Thus, same-sex partners who are legally married pursuant to Massachusetts law are nevertheless not considered married for federal purposes.
In Commonwealth of Massachusetts v. US Dept of Health and Human Services, the Judge first found that the Commonwealth had standing to bring the lawsuit, noting that the federal "VA already informed the Massachusetts Department of Veterans’ Services that the federal government is entitled to recapture millions of dollars in federal grants if the Commonwealth decides to entomb an otherwise ineligible same-sex spouse of a veteran," and that the "Commonwealth has amassed approximately $640,661 in additional tax liability and forsaken at least $2,224,018 in federal funding because DOMA bars HHS’s Centers for Medicare & Medicaid Services from using federal funds to insure same-sex married couples." (Opinion at 21). The Judge then merged the Tenth Amendment and Spending Clause challenges - - - "two sides of the same coin" - - - although specifically discussing and applying the classic spending clause case of South Dakota v. Dole. The Judge found that DOMA "plainly intrudes on a core area of state sovereignty—the ability to define the marital status of its citizens," and applied First Circuit precedent regarding the test for a Tenth Amendment analysis. (Opinion at 28). Further, Judge Tauro discussed the historical practice of marriage and family as being state, rather than federal matters, and noted:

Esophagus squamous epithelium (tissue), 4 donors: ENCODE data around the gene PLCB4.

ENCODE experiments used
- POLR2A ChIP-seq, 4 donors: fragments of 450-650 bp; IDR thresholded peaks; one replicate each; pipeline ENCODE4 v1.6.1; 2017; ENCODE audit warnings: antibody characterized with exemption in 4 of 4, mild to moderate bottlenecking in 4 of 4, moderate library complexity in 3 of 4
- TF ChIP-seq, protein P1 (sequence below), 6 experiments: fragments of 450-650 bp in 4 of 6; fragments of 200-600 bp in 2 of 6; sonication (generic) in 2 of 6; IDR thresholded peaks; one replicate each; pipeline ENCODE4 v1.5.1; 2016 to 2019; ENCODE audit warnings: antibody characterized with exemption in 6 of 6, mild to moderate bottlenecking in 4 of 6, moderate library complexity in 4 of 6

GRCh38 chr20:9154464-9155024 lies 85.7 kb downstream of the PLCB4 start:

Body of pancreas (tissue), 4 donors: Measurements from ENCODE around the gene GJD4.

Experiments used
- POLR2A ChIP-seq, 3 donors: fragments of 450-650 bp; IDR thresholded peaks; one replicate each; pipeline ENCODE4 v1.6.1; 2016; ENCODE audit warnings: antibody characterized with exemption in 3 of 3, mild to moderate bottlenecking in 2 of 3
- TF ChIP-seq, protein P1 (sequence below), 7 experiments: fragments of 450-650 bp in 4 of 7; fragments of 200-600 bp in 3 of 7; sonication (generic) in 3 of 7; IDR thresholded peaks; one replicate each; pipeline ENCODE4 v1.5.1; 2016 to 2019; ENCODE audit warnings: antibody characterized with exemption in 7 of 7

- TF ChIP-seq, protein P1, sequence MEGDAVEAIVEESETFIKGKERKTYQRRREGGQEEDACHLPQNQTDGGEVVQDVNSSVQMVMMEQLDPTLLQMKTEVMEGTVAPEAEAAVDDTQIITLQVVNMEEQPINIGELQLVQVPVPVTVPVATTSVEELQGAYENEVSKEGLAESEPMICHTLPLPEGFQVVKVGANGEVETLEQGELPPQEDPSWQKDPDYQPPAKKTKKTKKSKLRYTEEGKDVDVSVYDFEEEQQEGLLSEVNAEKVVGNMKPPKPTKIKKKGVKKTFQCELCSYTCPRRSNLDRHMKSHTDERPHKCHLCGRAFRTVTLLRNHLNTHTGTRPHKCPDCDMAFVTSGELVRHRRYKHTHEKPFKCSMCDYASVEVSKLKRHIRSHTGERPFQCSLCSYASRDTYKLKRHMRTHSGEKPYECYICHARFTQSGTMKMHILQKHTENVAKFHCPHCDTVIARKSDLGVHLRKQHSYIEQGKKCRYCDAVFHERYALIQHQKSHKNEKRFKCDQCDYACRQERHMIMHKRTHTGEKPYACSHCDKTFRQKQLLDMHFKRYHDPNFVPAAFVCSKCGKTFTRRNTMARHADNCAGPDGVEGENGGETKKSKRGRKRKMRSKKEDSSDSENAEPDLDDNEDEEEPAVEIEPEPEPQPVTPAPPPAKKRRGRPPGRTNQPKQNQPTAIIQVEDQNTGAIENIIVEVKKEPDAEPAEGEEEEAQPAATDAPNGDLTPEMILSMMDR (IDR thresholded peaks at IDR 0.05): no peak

That the Supreme Court, over the past century, has repeatedly offered family law as an example of a quintessential area of state concern, also persuades this court that marital status determinations are an attribute of state sovereignty. For instance, in [United States v. ] Morrison, the Supreme Court noted that an overly expansive view of the Commerce Clause could lead to federal legislation of “family law and other areas of traditional state regulation since the aggregate effect of marriage, divorce, and childrearing on the national economy is undoubtedly significant.” Similarly, in Elk Grove Unified Sch. Dist. v. Newdow, the Supreme Court observed “that ‘[t]he whole subject of the domestic relations of husband and wife, parent and child, belongs to the laws of the States and not to the laws of the United States.’”
Opinion at 32. Thus, the Judge concluded that by enacting and enforcing DOMA, the federal government "encroaches upon the firmly entrenched province of the state, and, in doing so, offends the Tenth Amendment." Opinion at 36.
In the companion case of Gill v. Office of Personnel Management, (opinion available above), the Judge considered the challenge of seven plaintiffs who had been in same-sex marriages in Massachusetts and were denied federal benefits, including survivors’ benefits. Judge Tauro outlined the plaintiffs arguments that the classification should merit strict scrutiny under equal protection clause doctrine, but held that the court “need not address these arguments, however, because DOMA fails to pass constitutional muster even under the highly deferential rational basis test,” because “there exists no fairly conceivable set of facts that could ground a rational relationship” between DOMA and a legitimate government objective, and that therefore DOMA violates the core constitutional principles of equal protection. Opinion at 21.